Motley Moose – Archive

Since 2008 – Progress Through Politics


  1. Shaun Appleby

    Of the world of early America, revolutionary France and reformist Russia by Jay Winik, The Great Upheaval.  It’s a bit breathless in places for a tome of history but say what you will the founders of this country were progressives.  

    It never ceases to amaze me the the rot always sets in after the courageous and foresightful pass on their handiwork to the grasping custodianship of the selfish and narrow.  The irony that the reactionary Right seeks to somehow conflate, in their apparent political ignorance, their xenophibic anger with the thoughtful egalitarianism of our founders has had me shaking my head in silent disbelief all week.

  2. Shaun Appleby

    Scott Brown, R-MA, just made a procedural vote to break the filibuster of the jobs bill:

    Scott Brown was in and out of the Senate chamber and had voted against his party before most of his colleagues had even arrived.

    “It’s a small step, but it’s still a step,” Brown told reporters after casting a procedural vote in favor of the Democratic jobs bill, bucking his party leaders and the strategy of opposition they have carried out since President Obama took office.

    For Senate Democrats, it was much bigger step. Four Republicans followed Brown’s lead, giving the jobs legislation 62 votes, two more than needed to cut off a GOP filibuster.

    Ryan Grim – Jobs Bill VOTE: GOP Filibuster Fails As Scott Brown And Others Break With Party Huffington Post 22 Feb 10

    Gonna’ have to watch this guy.

  3. HappyinVT

    Today’s outrage is that the president did not include a public option because they don’t believe they have the votes.  The Bennett letter pushing for a PO via reconciliation has +/- 22 signatories.  Sens. Lincoln, Landrieu, Nelson, Byrd and Rockefeller has come out against using reconciliation.  Sen. Reid has not signed the letter but has signalled he is in favor of using reconciliation.  The President of the Senate (and a potential 51st vote) has said he’s in favor of reconcilation.  That leaves us +/- 20 votes short.  FWIW, Wyden and Feingold have not signed the letter.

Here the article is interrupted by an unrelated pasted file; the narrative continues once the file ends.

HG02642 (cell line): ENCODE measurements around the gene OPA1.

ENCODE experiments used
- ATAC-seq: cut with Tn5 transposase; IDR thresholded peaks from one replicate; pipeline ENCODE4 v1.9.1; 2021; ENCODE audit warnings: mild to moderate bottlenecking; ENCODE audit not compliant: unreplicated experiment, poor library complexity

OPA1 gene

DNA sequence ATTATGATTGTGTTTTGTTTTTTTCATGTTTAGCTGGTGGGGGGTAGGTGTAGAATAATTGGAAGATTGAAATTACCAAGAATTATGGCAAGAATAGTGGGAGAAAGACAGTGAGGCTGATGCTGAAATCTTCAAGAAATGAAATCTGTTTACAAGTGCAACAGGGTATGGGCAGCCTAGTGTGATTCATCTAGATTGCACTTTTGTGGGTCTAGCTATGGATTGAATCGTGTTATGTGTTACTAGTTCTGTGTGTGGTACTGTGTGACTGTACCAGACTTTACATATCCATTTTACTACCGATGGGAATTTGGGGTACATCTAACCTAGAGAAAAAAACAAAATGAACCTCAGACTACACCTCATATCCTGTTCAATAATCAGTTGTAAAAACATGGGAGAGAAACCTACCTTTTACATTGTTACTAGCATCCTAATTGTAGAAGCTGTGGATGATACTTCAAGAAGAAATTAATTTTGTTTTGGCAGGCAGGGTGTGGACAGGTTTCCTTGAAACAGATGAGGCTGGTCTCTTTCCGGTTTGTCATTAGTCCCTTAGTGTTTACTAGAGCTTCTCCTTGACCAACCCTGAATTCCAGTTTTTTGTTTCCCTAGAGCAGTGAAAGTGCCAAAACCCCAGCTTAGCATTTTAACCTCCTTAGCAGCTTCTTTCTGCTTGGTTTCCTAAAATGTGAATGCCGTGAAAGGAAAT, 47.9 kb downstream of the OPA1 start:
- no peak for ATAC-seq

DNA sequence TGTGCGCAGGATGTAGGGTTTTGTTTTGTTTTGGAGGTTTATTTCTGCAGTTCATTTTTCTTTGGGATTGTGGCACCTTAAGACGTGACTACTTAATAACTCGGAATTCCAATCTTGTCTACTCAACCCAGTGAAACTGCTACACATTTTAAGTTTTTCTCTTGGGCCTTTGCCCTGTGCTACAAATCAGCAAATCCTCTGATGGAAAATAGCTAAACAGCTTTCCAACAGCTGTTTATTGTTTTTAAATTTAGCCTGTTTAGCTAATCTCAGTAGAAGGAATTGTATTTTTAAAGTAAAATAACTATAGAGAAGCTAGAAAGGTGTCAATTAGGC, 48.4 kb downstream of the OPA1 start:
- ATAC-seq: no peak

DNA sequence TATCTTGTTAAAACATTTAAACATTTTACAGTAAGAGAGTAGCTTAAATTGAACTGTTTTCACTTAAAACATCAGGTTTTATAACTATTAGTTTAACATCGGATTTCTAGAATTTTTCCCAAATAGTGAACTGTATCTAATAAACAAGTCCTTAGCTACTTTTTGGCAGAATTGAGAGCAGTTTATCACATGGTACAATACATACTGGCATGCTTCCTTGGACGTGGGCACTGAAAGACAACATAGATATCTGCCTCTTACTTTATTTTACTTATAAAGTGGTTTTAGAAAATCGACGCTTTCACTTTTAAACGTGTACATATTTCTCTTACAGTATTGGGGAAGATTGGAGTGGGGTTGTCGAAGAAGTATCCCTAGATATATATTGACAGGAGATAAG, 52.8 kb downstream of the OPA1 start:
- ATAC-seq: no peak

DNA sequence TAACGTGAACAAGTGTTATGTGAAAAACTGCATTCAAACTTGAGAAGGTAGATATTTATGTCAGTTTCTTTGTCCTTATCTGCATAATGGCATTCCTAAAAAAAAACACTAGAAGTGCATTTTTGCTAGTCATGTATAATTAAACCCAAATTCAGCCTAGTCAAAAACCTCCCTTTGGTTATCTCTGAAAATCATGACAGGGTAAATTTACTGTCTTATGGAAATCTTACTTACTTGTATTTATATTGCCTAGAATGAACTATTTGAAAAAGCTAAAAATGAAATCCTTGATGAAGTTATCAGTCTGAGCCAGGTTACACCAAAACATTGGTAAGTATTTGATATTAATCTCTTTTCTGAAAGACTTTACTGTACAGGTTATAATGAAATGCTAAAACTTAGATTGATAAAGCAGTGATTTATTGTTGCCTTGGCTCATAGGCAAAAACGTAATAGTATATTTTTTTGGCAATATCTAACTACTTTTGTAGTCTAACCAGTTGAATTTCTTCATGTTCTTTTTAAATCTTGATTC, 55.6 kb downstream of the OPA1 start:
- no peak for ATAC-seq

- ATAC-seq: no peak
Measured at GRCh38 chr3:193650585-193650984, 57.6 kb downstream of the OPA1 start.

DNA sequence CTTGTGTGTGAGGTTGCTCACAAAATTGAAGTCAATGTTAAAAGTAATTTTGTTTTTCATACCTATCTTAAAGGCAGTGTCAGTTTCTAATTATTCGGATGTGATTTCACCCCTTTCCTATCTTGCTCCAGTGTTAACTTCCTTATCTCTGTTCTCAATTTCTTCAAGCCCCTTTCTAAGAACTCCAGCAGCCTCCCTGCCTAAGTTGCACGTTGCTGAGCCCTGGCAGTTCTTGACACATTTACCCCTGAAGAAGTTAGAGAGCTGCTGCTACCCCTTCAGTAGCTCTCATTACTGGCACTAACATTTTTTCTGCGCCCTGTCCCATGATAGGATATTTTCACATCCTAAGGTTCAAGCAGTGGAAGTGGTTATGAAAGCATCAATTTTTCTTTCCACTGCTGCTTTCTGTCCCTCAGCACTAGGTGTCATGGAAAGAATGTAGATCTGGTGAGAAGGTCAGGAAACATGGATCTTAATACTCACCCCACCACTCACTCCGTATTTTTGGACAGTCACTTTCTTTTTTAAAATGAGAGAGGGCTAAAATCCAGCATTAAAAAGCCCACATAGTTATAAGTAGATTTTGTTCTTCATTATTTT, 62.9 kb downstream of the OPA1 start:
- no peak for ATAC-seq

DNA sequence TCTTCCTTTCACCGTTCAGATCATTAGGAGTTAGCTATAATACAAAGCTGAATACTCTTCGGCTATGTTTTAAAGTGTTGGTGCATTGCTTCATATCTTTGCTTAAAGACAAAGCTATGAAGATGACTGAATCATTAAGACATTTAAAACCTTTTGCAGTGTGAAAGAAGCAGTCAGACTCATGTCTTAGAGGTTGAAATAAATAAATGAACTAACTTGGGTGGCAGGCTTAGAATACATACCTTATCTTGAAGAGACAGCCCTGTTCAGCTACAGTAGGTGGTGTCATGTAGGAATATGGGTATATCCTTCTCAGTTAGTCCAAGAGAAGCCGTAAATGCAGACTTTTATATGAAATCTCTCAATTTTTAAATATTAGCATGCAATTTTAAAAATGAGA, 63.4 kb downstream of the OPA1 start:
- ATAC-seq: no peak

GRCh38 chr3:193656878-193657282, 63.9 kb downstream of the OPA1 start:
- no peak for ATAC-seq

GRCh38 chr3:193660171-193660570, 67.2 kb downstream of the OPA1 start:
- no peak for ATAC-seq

Several pundits and political types have posited that the president has given up on the PO; perhaps never really wanted one in the first place.  I think he’d be more than happy to sign a bill with a public option but doesn’t believe the votes are there.  At this point he’s willing to take what he can get.

    So, if we take the president at his word (through Gibbs) that they do not believe the votes are there does the president really gain anything by including it in his proposal?  Does he draw a line in the sand on Thursday and say PO or no bill?  What, if anything, does that get us?  The Republicans aren’t going to go for it.  There are Dems who aren’t going to go for it.

    I am certainly not simply looking to give the president cover on this; I am truly wondering why, if a letter calling for a PO via reconciliation barely has half the requisite approval, anyone would think the remaining Senators are onboard with a PO.  Sure there is some advantages to forcing a vote to get everyone on the public record but to what end.  We’ve been having this debate for a year now.  Those against a PO are still against it; those for it still favor one.  To my knowledge, and correct me if I’m wrong, no one’s opinion has been swayed.

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